Randall Forsyth latches on to some commentary from John Hussman (Hussman Funds) discussing his thesis that this moment could in fact be “The Worst of Times to Buy Stocks” in Barron’s this weekend.
• the Standard & Poor’s 500 trading at more than 8% above its 52-week exponential moving average
• the S&P 500 up more than 50% from its four-year low
• the “Shiller P/E,” based on the cyclically adjusted trailing 10-year earnings, developed by Yale economist Robert Shiller, greater than 18; it’s currently 22
• the 10-year Treasury yield higher than six months earlier
• the Investors Intelligence’s bullish advisory sentiment over 47%, and bearishness under 25%; in the latest data, the numbers were 47.9% bulls and 26.6% bears
WHEN ALL THOSE CONDITIONS OBTAIN, as they very nearly do now, look out below. In 1973, a 48% collapse ensued over 21 months, and in August 1987, there was a 34% plunge over the following three months. Since that ancient history, losses of 10% to 18% ensued in the 1998-2000 period, followed ultimately by a plunge of more than 50% in the dot-com bust of 2000-02. And in 2007, a correction of 10% culminated in the 50%-plus plunge of 2007-09 (see chart).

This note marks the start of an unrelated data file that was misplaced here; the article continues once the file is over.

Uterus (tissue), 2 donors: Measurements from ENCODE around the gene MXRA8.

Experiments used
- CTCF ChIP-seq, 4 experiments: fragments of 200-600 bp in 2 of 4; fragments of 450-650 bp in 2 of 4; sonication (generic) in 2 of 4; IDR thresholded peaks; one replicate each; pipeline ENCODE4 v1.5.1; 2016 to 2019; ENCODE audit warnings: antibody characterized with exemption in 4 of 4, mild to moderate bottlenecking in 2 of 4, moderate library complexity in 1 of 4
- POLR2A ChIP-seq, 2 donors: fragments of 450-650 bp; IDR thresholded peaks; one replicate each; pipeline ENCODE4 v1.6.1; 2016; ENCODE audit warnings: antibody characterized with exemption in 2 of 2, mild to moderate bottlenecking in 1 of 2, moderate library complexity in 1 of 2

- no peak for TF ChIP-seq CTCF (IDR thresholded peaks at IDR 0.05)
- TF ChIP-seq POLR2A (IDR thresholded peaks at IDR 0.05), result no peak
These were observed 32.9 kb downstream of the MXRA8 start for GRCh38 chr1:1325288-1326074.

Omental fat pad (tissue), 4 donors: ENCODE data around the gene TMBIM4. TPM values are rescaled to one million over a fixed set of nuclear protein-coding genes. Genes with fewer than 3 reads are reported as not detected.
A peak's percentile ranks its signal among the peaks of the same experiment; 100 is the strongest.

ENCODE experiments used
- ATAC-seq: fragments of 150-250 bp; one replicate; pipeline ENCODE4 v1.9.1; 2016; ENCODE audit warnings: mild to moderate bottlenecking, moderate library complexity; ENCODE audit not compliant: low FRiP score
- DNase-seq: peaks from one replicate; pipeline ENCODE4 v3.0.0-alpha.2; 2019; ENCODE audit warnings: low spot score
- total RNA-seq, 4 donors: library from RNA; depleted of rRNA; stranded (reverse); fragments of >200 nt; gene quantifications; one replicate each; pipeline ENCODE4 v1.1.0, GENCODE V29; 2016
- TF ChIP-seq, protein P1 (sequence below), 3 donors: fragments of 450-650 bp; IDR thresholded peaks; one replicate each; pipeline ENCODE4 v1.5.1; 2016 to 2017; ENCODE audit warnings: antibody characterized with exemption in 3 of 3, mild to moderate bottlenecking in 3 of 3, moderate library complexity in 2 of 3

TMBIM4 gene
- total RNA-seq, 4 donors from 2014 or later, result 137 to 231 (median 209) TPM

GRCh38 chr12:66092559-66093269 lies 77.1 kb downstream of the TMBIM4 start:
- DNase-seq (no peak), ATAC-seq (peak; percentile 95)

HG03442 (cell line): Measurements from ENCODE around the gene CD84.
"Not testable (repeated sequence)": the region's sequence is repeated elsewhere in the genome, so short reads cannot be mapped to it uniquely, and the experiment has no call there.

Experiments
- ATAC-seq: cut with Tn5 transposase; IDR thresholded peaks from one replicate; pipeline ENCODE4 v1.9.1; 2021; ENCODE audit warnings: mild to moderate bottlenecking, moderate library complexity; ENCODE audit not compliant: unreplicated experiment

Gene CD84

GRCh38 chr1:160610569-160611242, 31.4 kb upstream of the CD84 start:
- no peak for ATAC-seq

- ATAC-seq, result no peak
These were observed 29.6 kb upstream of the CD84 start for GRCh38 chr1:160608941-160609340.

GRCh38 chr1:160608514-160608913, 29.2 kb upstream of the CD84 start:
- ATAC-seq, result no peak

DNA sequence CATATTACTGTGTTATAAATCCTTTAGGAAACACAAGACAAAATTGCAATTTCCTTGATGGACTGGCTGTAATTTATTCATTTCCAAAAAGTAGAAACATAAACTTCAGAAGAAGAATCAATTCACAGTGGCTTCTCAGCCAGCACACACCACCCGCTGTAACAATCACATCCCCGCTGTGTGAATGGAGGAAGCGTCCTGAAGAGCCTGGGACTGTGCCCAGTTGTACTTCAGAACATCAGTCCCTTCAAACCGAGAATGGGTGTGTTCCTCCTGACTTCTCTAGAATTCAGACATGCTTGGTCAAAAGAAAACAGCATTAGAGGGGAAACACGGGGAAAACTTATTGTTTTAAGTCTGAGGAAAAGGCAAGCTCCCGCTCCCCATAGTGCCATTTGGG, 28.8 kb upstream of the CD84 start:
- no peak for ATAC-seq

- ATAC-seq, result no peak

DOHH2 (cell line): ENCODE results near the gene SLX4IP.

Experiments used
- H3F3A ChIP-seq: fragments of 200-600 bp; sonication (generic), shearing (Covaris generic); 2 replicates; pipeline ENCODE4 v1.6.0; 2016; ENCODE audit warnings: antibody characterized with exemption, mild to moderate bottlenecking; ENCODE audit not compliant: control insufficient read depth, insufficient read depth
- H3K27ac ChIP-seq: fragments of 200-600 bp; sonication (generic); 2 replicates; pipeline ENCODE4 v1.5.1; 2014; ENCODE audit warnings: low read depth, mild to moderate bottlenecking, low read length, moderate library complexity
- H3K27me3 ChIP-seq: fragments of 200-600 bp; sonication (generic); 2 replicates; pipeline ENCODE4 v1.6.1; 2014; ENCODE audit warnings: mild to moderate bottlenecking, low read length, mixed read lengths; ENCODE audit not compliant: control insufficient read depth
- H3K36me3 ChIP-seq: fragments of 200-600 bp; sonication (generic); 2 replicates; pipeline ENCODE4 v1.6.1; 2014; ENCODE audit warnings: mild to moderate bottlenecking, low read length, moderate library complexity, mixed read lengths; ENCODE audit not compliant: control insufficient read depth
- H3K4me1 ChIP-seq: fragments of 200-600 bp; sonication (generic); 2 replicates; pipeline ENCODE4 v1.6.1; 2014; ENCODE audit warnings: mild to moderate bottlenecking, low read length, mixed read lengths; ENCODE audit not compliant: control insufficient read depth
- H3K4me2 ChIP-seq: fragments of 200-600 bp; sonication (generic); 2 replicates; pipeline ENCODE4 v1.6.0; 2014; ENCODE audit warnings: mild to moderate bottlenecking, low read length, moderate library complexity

Forsyth pairs Hussman’s words of caution with the even more cautious take from Walter Zimmerman, who’s looking for a serious reversal and breakdown to come this week.
I don’t know Zimmerman’s track record of these types of prognostications but I know that Hussman is typically over-cautious (he hedged against the dotcom blowup 12 years ago but then also sat out the bull market of the last three years).